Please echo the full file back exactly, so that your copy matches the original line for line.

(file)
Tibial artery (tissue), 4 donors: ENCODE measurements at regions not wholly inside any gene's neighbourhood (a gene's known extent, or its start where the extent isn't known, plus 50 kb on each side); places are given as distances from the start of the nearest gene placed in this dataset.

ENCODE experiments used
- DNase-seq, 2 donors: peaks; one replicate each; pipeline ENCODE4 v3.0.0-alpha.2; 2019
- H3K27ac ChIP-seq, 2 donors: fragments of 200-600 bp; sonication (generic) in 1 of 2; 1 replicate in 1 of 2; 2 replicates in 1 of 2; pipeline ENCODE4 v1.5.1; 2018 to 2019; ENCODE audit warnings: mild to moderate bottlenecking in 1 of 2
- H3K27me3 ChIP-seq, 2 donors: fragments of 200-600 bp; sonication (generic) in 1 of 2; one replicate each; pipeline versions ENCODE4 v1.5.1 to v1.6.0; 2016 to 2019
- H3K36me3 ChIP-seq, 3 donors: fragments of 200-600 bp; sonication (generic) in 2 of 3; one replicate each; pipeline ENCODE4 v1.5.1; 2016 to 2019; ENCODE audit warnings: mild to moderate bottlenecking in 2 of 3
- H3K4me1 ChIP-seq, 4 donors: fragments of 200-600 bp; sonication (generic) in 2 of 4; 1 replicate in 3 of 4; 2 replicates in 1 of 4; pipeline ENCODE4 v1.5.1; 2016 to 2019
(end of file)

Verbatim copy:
Tibial artery (tissue), 4 donors: ENCODE measurements at regions not wholly inside any gene's neighbourhood (a gene's known extent, or its start where the extent isn't known, plus 50 kb on each side); places are given as distances from the start of the nearest gene placed in this dataset.

ENCODE experiments used
- DNase-seq, 2 donors: peaks; one replicate each; pipeline ENCODE4 v3.0.0-alpha.2; 2019
- H3K27ac ChIP-seq, 2 donors: fragments of 200-600 bp; sonication (generic) in 1 of 2; 1 replicate in 1 of 2; 2 replicates in 1 of 2; pipeline ENCODE4 v1.5.1; 2018 to 2019; ENCODE audit warnings: mild to moderate bottlenecking in 1 of 2
- H3K27me3 ChIP-seq, 2 donors: fragments of 200-600 bp; sonication (generic) in 1 of 2; one replicate each; pipeline versions ENCODE4 v1.5.1 to v1.6.0; 2016 to 2019
- H3K36me3 ChIP-seq, 3 donors: fragments of 200-600 bp; sonication (generic) in 2 of 3; one replicate each; pipeline ENCODE4 v1.5.1; 2016 to 2019; ENCODE audit warnings: mild to moderate bottlenecking in 2 of 3
- H3K4me1 ChIP-seq, 4 donors: fragments of 200-600 bp; sonication (generic) in 2 of 4; 1 replicate in 3 of 4; 2 replicates in 1 of 4; pipeline ENCODE4 v1.5.1; 2016 to 2019